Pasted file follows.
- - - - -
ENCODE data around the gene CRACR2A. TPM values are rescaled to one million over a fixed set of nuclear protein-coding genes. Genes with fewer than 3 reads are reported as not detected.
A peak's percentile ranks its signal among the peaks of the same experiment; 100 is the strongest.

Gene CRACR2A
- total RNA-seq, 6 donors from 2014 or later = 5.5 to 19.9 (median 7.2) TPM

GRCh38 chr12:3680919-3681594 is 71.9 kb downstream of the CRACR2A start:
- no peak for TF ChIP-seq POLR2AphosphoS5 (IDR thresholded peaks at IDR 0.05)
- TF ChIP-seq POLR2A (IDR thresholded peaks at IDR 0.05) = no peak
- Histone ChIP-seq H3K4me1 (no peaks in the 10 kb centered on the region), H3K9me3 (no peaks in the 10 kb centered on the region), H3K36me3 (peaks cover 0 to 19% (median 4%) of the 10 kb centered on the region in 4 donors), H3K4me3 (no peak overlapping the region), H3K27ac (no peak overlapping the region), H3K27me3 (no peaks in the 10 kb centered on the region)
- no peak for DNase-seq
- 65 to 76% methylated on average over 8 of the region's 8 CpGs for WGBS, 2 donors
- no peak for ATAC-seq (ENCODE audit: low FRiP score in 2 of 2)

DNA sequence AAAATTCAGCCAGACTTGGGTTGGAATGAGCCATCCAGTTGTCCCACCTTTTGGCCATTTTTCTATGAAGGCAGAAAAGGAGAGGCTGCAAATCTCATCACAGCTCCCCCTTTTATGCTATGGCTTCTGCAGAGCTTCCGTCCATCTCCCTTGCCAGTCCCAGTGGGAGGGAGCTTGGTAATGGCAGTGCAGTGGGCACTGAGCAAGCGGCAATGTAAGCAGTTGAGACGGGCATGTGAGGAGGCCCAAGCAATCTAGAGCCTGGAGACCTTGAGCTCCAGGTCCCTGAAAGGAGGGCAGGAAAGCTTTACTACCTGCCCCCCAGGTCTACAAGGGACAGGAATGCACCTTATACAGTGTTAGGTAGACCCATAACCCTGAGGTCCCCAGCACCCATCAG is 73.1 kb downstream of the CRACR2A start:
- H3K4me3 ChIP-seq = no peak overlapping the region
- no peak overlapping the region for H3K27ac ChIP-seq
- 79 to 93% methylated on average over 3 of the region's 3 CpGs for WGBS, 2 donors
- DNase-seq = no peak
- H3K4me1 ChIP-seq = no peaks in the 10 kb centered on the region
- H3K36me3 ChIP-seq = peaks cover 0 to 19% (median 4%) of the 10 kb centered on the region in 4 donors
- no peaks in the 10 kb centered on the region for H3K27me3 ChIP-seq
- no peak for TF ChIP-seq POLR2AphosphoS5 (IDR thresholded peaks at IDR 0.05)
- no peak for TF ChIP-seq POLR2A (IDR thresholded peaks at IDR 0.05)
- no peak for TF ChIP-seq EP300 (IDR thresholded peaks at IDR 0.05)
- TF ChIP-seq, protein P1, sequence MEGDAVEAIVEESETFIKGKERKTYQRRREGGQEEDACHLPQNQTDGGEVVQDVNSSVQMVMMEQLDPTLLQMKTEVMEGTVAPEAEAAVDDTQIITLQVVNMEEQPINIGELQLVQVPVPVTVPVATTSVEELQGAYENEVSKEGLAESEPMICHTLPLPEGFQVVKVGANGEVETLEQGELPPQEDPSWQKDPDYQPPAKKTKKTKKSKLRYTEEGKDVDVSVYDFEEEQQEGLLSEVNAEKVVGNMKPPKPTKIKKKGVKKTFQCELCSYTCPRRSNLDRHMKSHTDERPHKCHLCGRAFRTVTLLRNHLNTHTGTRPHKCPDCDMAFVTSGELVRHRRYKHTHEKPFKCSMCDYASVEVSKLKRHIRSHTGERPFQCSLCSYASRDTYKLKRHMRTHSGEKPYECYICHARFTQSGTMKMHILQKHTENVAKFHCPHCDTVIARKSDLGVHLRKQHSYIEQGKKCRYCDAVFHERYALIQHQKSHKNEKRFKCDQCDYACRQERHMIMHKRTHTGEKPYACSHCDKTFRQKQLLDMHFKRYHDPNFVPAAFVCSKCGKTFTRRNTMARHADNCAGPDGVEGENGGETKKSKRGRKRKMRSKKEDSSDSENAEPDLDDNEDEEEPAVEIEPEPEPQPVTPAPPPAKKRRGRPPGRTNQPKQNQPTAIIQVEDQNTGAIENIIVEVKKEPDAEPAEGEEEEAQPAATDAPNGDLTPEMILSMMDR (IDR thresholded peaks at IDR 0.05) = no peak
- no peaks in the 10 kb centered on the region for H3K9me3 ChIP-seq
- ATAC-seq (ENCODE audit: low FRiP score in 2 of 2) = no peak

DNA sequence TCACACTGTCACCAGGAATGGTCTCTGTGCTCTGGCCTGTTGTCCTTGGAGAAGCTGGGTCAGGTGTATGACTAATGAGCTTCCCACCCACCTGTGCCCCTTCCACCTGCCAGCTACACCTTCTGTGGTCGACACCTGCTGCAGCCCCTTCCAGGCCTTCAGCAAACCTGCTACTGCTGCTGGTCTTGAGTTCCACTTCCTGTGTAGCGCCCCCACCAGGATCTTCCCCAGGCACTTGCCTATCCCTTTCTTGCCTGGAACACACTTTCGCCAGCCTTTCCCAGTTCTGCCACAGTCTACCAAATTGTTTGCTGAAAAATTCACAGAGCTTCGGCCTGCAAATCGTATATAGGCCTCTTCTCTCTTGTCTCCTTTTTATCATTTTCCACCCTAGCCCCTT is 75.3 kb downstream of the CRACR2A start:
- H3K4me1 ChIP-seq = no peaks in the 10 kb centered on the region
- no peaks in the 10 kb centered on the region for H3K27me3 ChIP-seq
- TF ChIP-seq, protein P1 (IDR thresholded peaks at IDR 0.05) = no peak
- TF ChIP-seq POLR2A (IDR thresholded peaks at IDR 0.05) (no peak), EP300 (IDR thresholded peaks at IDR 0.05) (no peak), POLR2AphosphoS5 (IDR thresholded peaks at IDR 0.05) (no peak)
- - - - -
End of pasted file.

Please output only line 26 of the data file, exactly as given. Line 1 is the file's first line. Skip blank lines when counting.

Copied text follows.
DNA sequence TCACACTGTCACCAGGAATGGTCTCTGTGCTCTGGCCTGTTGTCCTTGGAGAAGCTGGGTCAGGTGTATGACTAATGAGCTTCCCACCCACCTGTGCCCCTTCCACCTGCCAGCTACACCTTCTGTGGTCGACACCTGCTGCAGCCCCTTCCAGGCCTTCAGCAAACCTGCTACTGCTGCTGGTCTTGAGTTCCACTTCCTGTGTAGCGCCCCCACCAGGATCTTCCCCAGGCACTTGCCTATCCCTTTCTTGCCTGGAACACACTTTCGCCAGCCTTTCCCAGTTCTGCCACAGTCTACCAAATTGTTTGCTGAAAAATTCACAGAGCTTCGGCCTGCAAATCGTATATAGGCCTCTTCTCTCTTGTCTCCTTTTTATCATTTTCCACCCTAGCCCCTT is 75.3 kb downstream of the CRACR2A start: